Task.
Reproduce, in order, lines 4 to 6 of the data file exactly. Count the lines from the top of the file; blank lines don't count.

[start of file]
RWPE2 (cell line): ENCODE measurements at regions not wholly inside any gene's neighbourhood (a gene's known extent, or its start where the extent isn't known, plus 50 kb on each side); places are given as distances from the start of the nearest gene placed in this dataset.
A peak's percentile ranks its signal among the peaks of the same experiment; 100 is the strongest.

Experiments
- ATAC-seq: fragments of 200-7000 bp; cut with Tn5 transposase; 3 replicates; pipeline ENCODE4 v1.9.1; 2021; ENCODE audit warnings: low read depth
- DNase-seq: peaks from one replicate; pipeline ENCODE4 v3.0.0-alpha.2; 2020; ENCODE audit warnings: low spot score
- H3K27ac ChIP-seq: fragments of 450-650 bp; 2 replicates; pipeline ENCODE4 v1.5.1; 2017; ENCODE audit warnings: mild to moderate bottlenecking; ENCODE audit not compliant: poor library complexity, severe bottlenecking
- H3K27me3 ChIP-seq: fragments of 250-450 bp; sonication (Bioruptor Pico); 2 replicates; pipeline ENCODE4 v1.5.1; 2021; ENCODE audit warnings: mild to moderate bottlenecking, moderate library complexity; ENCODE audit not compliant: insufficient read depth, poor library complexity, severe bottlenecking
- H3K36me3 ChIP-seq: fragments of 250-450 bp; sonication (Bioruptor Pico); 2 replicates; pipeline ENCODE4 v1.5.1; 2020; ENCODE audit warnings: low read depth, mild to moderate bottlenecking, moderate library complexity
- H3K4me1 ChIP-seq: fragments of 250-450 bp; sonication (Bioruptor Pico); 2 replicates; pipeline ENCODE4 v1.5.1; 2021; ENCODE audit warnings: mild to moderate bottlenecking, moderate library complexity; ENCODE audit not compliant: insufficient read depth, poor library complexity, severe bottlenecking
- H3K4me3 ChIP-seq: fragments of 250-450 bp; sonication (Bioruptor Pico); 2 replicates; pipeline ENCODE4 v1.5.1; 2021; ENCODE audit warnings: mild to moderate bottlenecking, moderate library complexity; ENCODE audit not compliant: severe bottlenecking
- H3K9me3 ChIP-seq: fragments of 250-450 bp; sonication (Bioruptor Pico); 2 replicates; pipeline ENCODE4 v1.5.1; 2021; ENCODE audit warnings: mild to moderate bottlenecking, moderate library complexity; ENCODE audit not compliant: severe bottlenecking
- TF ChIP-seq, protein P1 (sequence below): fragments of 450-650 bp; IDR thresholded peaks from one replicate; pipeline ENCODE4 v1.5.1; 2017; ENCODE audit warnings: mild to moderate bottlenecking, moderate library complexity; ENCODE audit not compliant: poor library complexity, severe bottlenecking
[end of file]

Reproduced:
- ATAC-seq: fragments of 200-7000 bp; cut with Tn5 transposase; 3 replicates; pipeline ENCODE4 v1.9.1; 2021; ENCODE audit warnings: low read depth
- DNase-seq: peaks from one replicate; pipeline ENCODE4 v3.0.0-alpha.2; 2020; ENCODE audit warnings: low spot score
- H3K27ac ChIP-seq: fragments of 450-650 bp; 2 replicates; pipeline ENCODE4 v1.5.1; 2017; ENCODE audit warnings: mild to moderate bottlenecking; ENCODE audit not compliant: poor library complexity, severe bottlenecking